tiality characterizes the action of the Postoffice
Department in the establishment pf this service.
It seems to be their desire to retain as much dis
cretion over the establishment of this service a3
possible. The purpose of the Simmons amend
ment was to take from them a part of this dis
cretion. I think it very unfortunate that the
Simmons amendment did not pass."
In this connection it may be noted that 35 new
North Carolina rural mail routes were started
June 1st, bringing the total number up to 574.
The Charlotte Chronicle reports that as soon as
the present applications from Mecklenburg are
acted on, every farm home in the county will be
within a mile and a half of some route, while a
majority of them will be much nearer.
This is one of those numbers of The Progressive
Farmer that makes the reader say: "This week's
paper alone is worth the price of a year's sub
scription." In the first place, Entomologist Franklin Sher
man who has made an exhaustive investigation
of the strawberry weevil tells all about this nota
ble pest and the best ways of fighting it. This ar
ticle alone ought to be worth thousands of dollars
to our strawberry growers. If you have a strawberry-raising
friend who is not taking The Pro
gressive Farmer, show him this article and inci
dentally ask him for his subscription.
In Prof. Kilgore's department there- is an inter
esting review of soil investigations by the United
States Department of Agriculture, and some ex
cellent suggestions by Dr. Freeman as to "How
Farm Boys Should Be Treated."
J. H. Parker, of Perquimans County, reports
his experience as a poultry raiser in a way that
cannot fail to be of value to every reader who
raises hens. It is just such reports of actual in
vestigation and experience that make our agri
cultural columns so valuable.
And then Prof. Horner, of Horner School, has
a heart-to-heart talk on "Educating that Boy of
Your3." Prof. Horner is one of the best known
educators in the State, and his article is unusually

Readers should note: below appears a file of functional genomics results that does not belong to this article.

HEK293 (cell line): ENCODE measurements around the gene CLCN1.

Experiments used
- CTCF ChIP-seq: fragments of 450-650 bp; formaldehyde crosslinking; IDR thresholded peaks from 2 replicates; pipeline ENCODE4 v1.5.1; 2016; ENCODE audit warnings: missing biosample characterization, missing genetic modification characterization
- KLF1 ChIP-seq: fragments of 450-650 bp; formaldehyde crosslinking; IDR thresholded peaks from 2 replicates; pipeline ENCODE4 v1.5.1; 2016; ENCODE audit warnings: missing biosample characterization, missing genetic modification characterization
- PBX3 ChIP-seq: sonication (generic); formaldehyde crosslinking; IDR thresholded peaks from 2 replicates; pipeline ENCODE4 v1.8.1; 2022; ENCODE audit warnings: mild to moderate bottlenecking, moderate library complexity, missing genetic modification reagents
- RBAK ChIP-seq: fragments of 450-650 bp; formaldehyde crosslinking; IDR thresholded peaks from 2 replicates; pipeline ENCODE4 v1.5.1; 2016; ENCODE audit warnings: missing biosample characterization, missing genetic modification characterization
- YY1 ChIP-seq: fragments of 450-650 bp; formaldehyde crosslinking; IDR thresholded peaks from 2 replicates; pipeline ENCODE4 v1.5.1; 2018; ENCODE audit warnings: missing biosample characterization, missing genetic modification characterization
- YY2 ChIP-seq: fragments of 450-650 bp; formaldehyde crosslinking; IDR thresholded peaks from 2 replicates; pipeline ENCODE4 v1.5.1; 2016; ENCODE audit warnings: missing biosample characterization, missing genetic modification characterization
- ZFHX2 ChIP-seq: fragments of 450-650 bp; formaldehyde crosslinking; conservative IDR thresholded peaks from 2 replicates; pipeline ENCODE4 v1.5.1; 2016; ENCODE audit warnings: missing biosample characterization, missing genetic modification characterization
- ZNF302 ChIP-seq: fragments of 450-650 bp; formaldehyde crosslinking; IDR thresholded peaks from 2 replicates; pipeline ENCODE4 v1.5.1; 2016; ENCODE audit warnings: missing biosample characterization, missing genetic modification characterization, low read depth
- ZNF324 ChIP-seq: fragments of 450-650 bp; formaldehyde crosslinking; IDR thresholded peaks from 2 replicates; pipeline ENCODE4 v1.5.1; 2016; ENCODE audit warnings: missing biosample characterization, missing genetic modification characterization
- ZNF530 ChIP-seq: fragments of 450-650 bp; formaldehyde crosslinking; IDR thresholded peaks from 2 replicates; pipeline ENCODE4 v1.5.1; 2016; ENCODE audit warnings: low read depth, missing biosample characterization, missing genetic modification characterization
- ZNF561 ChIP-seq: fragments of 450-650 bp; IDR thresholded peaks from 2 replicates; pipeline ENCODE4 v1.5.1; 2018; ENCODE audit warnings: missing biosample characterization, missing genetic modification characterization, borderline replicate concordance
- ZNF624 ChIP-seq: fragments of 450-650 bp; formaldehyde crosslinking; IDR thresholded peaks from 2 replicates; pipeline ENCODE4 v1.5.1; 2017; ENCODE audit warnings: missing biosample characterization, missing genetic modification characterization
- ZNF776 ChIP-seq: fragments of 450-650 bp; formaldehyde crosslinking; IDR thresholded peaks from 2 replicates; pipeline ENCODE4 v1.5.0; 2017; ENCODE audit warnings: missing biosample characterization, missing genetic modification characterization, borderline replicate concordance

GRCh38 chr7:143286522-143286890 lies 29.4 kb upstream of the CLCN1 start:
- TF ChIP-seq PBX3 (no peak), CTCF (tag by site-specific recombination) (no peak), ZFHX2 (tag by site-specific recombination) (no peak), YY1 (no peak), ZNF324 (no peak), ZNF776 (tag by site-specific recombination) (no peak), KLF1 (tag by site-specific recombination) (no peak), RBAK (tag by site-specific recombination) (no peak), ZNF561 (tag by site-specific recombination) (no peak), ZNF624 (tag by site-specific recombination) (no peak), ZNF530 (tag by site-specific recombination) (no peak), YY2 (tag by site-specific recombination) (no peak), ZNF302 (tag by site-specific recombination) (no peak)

strong and thoughtful.
Nor should we overlook Aunt Jennie's interest
ing review of the life of Rebecca Boone, the wife
of Daniel Boone. Her career was one of the most
notable of all those brave pioneer women who left
North Carolina for the new lands beyond the
mountains. Next week Aunt Jennie will give the
story of another pioneer woman of North Caro
lina. The article on "Terracing Land" was crowded
out of this issue, but will appear next week. In
the same number we shall print one of John
Charles McNeills inimitable articles. Thi3 time
he will talk about swimming.
We hope, Mr. Subscriber, we have succeeded in
giving you your two cents' worth this week, but
if there is any way we can make the paper more
serviceable to you, nothing will please us more
than to have you write us about it.
The Duty of the Stronger Race to the Weaker.
When I was elected Governor it was after the
revolution of 1898. It was in the same -campaign
in which we advocated and adopted the amend
ment to the Constitution. These two campaigns
were the occasion of much bitterness. They gave
rise to intense passion. They set the two races
in the State in fearful antagonism. The adoption
of the amendment was the cause of grave anxiety
to cur colored citizens. Their disfranchisement
was to them a matter of grievous import, which
made them feel that they were something less than
citizens and in a large measure cut off from
hope. I, in common with most of the thoughtful
citizens of the State, realized this feeling of
theirs. We had made the fight for the amendment
in no enmity to the negro, but for the sake of
good government, peace and prosperity. When,
the fight had been won, I felt that the time had
come when the negro should be taught to realize
that while he would not be permitted to govern
the btate, his rights should be held the more sa
cred by reason of his weakness. I knew that our
own passions had been aroused and that we were
in danger of going too far. I realized to the
fullest the peril of antagonizing the dominant and
prevailing thought in the State, and yet, I be
lieved that the people who had chosen me Gov
ernor did so in the hope that I would be brave
enough to sacrifice my own popularity my fu
ture, if need be to the speaking of the rightful
word and the doing of the generous act. I have
therefore everywhere maintained the duty of the
State to educate the negro. I have proclaimed
this . doctrine in many places and in doing so I
have frequently met the condemnation of friends
whose good opinion I esteem and whose loyalty
in the past I appreciate; but, holding my views,
I could not have been worthy of the confidence
of the great people 'of this State if I had con
tented myself to remain silent. My position has
brought satisfaction and even happiness to many
humble homes in North Carolina, and the, negro
whose political control I have fought with so
much earnestness, has turned to me with grati
tude for my support of his right to public school
The amendment drove many of them out of the
State. An effort to reduce their public schools
would send thousands more of them away from
us. In this hour when our industrial development
demands more labor and not less, it becomes of
the utmost importance that we shall make no mis
take in dealing with that race which does a very
large part of the work, actual hard physical labor
in the State. I appeal to the generous, high
minded North Carolinians to realize that we are
confronted with a condition which demands
statesmanship and not passion and prejudice.
From Governor Aycock's address at Greensboro,
N. C, June 23, 1904.